Since I’ve been so focused on my mental health right now, I usually spend most of my time watching comedy televisions shows, thriller, and horror films. I finished binge-watching 205 episodes of The Office and the show really inspired me a lot. I’ve been consciously on the “escapist” mode as a viewer and I’ve been recently avoiding arthouse films because most of these films make us confront our reality, but only until I feel emotionally ready and better again.
You come from a very unique background. What inspired you to make films?
Yes, I grew up in an unusual family set-up, far from the tropes presented in teleseryes and mainstream Filipino movies. A single dad raised me and my older brother. That single dad happened to be Tony Calvento of the Calvento Files, a well-known crime drama show during the ‘90s. Because of my father’s job, my brother and I were forced to stay inside our house almost all the time for our safety.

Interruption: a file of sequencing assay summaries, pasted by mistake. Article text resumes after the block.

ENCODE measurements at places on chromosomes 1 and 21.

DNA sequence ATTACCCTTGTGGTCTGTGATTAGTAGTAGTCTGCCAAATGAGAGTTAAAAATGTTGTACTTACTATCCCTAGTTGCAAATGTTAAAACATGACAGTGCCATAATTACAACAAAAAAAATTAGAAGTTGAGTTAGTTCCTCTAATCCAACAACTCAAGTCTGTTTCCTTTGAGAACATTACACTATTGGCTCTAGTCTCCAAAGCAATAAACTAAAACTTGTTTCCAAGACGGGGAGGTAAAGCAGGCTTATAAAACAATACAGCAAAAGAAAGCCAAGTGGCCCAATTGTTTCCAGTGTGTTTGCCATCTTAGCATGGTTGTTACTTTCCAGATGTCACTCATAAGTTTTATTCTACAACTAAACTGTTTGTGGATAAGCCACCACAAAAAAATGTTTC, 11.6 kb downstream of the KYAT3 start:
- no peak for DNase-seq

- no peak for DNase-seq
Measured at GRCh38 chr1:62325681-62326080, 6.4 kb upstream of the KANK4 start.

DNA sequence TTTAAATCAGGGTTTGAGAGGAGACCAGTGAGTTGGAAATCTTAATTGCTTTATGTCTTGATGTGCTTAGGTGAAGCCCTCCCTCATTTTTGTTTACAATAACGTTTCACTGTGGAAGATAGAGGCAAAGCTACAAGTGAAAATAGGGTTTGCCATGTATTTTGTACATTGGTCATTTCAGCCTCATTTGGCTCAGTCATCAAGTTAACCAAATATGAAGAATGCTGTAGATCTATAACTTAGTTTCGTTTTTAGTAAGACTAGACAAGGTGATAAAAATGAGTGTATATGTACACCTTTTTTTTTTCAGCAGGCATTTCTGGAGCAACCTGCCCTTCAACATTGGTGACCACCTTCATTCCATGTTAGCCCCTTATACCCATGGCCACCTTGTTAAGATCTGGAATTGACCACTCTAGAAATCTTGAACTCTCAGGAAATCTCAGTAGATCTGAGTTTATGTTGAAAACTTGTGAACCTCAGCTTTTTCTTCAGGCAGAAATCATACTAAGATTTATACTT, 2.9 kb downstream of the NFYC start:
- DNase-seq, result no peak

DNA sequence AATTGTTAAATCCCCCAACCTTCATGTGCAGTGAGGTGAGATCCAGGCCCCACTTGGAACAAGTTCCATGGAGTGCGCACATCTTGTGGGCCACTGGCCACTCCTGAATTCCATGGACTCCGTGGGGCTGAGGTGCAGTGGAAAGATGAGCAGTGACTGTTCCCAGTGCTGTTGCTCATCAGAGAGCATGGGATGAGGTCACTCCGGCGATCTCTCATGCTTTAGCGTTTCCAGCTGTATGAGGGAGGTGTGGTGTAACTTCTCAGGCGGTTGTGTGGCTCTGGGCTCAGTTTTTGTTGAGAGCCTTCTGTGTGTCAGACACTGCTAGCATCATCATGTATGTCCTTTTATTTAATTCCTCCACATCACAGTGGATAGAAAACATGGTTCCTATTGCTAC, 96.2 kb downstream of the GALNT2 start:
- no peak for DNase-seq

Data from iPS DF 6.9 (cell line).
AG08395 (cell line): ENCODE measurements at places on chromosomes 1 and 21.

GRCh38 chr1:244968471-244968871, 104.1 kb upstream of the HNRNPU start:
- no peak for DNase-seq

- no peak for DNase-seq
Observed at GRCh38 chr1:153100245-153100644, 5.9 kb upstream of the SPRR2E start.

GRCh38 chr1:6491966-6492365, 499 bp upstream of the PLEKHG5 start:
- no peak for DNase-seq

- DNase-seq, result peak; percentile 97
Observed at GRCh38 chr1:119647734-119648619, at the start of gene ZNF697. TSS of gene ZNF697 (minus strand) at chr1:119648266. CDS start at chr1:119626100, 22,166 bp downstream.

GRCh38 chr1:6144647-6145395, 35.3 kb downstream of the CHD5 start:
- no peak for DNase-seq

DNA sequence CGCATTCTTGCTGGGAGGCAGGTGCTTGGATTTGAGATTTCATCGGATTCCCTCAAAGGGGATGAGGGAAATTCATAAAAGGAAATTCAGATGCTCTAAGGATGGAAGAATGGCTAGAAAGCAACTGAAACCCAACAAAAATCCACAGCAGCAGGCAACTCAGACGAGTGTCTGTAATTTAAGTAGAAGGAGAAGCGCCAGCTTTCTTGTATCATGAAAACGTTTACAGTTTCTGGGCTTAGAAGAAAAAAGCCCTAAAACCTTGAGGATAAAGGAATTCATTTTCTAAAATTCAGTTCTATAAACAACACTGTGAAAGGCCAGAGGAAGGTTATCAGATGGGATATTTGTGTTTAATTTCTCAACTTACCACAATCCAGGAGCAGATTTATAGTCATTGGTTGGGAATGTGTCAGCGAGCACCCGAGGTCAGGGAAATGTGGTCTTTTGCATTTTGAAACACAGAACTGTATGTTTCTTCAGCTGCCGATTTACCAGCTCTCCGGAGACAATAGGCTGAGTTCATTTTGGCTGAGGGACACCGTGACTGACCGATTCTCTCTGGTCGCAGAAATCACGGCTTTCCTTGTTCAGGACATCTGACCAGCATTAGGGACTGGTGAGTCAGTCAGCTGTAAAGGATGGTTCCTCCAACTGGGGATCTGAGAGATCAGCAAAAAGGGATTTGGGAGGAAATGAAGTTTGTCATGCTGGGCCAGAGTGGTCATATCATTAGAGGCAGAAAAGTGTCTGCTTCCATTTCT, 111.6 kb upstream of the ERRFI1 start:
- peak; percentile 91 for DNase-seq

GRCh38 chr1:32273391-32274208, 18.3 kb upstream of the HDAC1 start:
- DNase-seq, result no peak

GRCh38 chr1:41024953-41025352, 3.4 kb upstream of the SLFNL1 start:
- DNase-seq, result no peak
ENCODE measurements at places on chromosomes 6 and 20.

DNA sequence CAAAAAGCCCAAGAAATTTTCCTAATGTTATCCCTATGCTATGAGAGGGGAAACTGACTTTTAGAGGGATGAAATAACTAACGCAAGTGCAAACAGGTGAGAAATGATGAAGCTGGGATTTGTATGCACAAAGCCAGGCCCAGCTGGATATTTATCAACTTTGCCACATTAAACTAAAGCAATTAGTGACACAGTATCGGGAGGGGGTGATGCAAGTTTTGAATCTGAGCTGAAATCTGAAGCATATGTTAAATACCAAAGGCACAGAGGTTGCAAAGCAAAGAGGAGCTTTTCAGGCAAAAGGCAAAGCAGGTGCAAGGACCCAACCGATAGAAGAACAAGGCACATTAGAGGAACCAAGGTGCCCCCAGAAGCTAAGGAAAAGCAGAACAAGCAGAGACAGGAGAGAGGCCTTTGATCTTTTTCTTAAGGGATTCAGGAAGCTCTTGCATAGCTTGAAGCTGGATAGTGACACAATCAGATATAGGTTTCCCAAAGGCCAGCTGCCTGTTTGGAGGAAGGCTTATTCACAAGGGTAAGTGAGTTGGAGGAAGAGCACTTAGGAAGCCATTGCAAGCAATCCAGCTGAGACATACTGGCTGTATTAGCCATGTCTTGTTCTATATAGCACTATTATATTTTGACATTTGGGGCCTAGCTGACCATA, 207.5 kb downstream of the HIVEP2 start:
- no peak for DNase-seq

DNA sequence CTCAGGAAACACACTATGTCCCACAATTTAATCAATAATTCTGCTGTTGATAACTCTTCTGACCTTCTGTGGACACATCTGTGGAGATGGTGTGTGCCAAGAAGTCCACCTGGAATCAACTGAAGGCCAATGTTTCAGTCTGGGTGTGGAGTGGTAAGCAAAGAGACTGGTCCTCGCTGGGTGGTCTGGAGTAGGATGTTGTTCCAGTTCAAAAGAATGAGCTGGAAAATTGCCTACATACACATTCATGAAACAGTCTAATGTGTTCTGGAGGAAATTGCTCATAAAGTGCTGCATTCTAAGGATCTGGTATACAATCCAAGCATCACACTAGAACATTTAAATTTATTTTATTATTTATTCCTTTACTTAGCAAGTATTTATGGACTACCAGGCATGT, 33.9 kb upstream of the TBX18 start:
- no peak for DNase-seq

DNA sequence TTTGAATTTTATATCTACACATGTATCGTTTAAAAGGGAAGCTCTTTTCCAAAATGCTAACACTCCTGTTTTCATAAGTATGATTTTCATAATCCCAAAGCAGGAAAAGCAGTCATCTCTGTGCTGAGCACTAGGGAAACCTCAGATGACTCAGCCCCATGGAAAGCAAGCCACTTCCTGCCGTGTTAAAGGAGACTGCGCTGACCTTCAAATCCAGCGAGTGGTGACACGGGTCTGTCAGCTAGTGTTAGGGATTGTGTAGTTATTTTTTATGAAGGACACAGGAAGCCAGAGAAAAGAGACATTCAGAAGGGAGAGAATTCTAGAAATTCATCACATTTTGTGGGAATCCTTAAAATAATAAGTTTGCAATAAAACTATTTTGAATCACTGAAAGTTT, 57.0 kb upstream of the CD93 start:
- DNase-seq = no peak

That’s why, watching Yorgos Lanthimos’ Dogtooth, which is about adults who never left their home, echoed so much of my unique situation. The film made me feel less lonely since it somehow convinced me that our situation was not strange. Because someone also had the same kind of upbringing. Films then became my comfort, my refuge and my hope is my films can also bring comfort and refuge to other people.
And also, writing for teleseryes for eight years also taught me the limitations of mainstream storytelling. As a writer, I always wanted to give voice to the flawed characters and their flawed stories, and television, as a business enterprise, cannot entirely give me that opportunity. Independent filmmaking gives me my freedom. [It also helps me] to tell the stories of the minorities, the misunderstood.
Films give us space for everyone’s stories to be told.
The filmmaker’s responses were lightly edited for flow and brevity.